For those that don’t know supersets are a technique of putting two or more non-competing exercises together and alternating between for the prescribed number of sets and reps.
If you were to superset a deadlift and a press for 3 sets of 5 reps, for example, it would look like this:
Press variation x 5
Repeat process twice more
Traditional supersets are meant to save time in the gym and maximize metabolic stress or hypertrophy. Whilst saving time in the gym is essential for golfers - we want to get you in and out as quick as possible having achieved what you need to, in order for you to get back on the course and practice your skills – maximizing metabolic stress and hypertrophy is not typically of huge importance for golfers so instead we have developed some non-traditional supersets that save time in the gym and improve the quality of movement.
The supersets below should be programmed directly into your workout and fall into two broad categories mobility-strength/power supersets or activation-strength/power supersets
Mobility is widely accepted as vital to an effective golf swing, and for good reason. Performing mobility exercises can aid in getting the body into more optimal positions both for the golf swing and for the exercises we use to increase strength and power in the golf swing. For example, improved hip mobility can lead to more depth on your squat, while better thoracic spine mobility may improve your ability to rotate. Even better, better positions due to increased mobility means greater force output:
However, many golfers loss the effect of mobility exercises due to a lack of proper programming. We need to not only increase range of motion, but we need to learn how to control it. By pairing a mobility drill with a strength exercise, we make use of that newfound range of motion. This leads to an adaptation both muscularly and within the motor plan itself.
As I mentioned above, the mobility-strength superset should be placed within the training session itself. Exercises that increase hip or ankle mobility, like a 90/90 switch, hip flexor or ankle mobilisation will directly influence the depth of the squat, and by performing the squat right after, we immediately make use of the new found mobility. This in effect teaches the central nervous system that it’s ok to utilise the new range of motion, as we possess adequate stability to control it.
It is also vital to avoid overdoing it on the mobility portion of the superset. Keep it short and sweet, just enough to create change. One of my favourite pairings for mobility-strength supersets is to pair a hip flexor mobilisation (this is great as it combines some ankle mobility too) with a squat variation. Alternate between these two movements to enhance mobility, technique and ultimately force output in the squat.
1A: Hip flexor mobilisation - 3x8/side
1B: Goblet squat - 3x8
This method can also be utilized in exactly the same way to develop better movement and rotational mechanics in power exercises, such as med-ball throws. The split-stance rotational med-ball toss is a great way to develop t-spine mobility in it’s self, however it is hard to rotate if you’re stuck in t-spine flexion, so superset an extension drill will mean better rotation and more range of motion with greater force output as a result.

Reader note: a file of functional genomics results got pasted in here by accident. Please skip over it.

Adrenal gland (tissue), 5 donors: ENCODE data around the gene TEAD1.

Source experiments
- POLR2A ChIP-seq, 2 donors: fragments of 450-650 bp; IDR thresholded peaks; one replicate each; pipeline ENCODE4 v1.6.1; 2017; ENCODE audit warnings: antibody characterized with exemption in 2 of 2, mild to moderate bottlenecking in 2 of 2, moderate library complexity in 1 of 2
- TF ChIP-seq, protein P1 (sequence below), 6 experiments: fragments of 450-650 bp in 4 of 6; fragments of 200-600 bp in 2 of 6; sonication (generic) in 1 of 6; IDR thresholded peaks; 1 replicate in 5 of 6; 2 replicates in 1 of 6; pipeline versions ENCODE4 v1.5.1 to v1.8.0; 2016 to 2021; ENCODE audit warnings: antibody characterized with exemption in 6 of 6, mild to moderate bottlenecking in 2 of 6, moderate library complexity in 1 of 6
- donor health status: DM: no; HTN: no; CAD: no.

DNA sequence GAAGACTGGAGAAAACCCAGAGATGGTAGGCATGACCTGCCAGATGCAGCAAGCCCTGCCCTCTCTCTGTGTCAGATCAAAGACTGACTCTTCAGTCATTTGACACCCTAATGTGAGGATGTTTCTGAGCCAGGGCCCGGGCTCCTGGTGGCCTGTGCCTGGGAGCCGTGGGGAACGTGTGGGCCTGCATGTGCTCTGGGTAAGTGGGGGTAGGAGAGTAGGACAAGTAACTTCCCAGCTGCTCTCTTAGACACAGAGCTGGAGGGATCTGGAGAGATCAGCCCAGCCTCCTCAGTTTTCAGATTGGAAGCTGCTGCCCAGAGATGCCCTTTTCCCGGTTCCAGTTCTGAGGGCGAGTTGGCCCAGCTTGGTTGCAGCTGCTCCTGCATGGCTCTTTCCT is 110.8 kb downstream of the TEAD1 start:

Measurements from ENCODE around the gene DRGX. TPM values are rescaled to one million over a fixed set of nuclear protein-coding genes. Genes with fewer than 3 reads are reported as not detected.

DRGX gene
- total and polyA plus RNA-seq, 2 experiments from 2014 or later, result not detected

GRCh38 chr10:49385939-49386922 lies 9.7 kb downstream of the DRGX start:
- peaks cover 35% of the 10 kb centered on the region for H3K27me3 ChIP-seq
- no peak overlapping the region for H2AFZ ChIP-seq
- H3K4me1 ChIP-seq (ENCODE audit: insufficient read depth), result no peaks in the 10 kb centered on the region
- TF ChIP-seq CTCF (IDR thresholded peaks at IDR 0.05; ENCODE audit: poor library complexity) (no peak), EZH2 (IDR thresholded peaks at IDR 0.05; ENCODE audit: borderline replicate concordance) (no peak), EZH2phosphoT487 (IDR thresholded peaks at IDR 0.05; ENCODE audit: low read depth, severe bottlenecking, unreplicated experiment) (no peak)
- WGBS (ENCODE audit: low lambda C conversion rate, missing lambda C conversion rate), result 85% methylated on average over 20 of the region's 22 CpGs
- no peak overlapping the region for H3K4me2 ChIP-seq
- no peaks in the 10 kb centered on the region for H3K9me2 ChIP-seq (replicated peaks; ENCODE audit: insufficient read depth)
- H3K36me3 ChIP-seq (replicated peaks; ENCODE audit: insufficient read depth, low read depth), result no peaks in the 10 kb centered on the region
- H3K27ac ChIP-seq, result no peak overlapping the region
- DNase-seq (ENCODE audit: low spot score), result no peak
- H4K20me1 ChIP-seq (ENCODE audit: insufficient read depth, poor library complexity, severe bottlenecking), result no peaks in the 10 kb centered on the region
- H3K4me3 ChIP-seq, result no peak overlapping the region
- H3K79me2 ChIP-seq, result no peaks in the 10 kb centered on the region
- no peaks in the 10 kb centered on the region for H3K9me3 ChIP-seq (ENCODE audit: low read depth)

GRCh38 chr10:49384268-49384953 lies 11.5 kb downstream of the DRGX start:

1A: Bench t-spine extension – 3x10
1B: Split-stance rotational med-ball scoop toss – 3x5-8/side
In the same fashion as the mobility-strength superset, this superset goes directly into the training program. We’re looking to maximize the amount of muscular contraction and integration for the strength or power lifts, like the squat, deadlift, press variations or jump variations.
For example, many athletes struggle to brace their core when deadlifting, this leads to an over reliance on the lumbar spine to create stability, and an excessive arch of the spine that could lead to or exacerbate back pain. This makes performing a set of an anti-extension core exercise to fire the core and promote neutral spine before deadlifting very valuable.
1B: Deadlift variation
Similarly, when overhead pressing (or pressing in general) many people have an upper trap dominance and don’t properly upwardly rotate the scapular by using the serratus anterior and/or the lower trap, a single arm y-raise or wallslide variation to fire up these muscles before doing an overhead press is very valuable to enhancing form.
1A: Forearm wallslide on roller
1B: Overhead/ Landmine press variation
The key with the activate-strengthen supersets is to activate not annihilate the muscle with the activation exercise, don’t chase fatigue here, do that with the strength exercise if you must.
This method can also be utilized in power development, to create better landing mechanics when jumping. We often see a valgus, or inward, knee collapse when jumping due to poor glute activation – the glute musculature being one of the primary hip external rotators – activating the glutes prior to jump work can therefore be of use in improving jump mechanics.
1A: Single-leg glute bridge
1B: Static jump
The key to training for golf is to train with purpose. These supersets allow us to achieve the purpose of getting stronger, more powerful and moving better in less time and possibly more effectively than if the exercises were done separately. Give these a try, and if you're interested in knowing more or getting these supersets tailored exactly to your needs, why not check out our online coaching services.